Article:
Nonviolent Activism, Stress and a Major Victory in Oklahoma: On Attorney General Gentner Drummond’s Motion to Delay Executions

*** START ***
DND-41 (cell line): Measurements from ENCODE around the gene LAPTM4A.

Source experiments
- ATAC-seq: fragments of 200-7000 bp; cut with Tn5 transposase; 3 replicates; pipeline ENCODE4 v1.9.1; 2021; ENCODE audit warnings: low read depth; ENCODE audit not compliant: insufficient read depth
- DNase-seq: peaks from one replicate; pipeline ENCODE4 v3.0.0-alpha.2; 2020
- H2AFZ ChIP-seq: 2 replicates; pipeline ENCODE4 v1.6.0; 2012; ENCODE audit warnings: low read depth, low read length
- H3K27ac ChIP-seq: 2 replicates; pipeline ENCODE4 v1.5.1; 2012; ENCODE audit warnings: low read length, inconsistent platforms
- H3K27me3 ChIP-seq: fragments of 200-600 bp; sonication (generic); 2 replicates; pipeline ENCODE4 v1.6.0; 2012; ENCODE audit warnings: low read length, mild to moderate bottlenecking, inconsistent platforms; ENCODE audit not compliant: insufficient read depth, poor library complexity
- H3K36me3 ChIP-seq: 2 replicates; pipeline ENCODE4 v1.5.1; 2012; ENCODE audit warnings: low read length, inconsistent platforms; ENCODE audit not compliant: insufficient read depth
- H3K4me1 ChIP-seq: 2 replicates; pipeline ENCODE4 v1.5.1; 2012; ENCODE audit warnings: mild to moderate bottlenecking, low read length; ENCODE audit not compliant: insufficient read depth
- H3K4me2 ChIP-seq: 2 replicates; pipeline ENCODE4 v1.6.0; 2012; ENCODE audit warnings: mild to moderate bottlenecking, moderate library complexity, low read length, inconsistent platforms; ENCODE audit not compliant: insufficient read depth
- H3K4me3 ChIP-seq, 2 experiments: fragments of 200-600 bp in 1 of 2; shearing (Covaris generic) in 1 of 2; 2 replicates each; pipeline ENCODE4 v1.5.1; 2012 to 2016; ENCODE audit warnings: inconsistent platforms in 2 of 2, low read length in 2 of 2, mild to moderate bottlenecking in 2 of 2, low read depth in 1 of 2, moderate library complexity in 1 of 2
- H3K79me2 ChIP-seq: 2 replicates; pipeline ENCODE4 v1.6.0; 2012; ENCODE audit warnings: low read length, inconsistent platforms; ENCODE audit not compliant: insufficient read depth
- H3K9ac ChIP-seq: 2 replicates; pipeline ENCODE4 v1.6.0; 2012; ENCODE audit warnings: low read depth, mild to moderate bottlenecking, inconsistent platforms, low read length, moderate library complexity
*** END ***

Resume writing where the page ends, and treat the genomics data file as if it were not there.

Less than a week ago, I peacefully stood next to the gurney while the State of Oklahoma killed Scott Eizember. I didn’t arrive at that place of ministry easily. In fact, the Department of Corrections (DOC) was determined to make sure that I wasn’t allowed to be there. Undeterred, fellow activists (and lawyer allies) and I launched a campaign to force them to back down. It was our desire to create as much stress as possible. From incessant phone calls to media interviews to a federal lawsuit to creating political pressure along with a whole host of other actions, we did. In addition, DOC was forced to create all sorts of special circumstances to mitigate the perceived threat that they erroneously thought I was. More directly, they had to save face. Such posturing created more stress on them. Shortly before he was executed, I told Scott that our work would help all the other guys on death row. I know he took great satisfaction in that truth. Honestly, I had no idea how right such a statement would be. You see, this morning Oklahoma Attorney General Gentner Drummond filed a motion seeking to delay upcoming executions. While I don’t know everything that went into this decision, I do know that we created much of the stress that Attorney General Drummond cited concerning the last execution. In short, we fought back and now the guys on death row have more time. This is something that no other set of activists or lawyers in Oklahoma has been able to recently accomplish. Surely, this speaks to the lunacy of gradualistic tactics when people are dying. Due to my recent quarrels with the DOC, I want to make something very clear…my tactics have always been nonviolent (peaceful) and very effective. I don’t ever intend to sit back and let government killing of its’ citizens ever become an easy process. I know that everyone I work with feels the same way.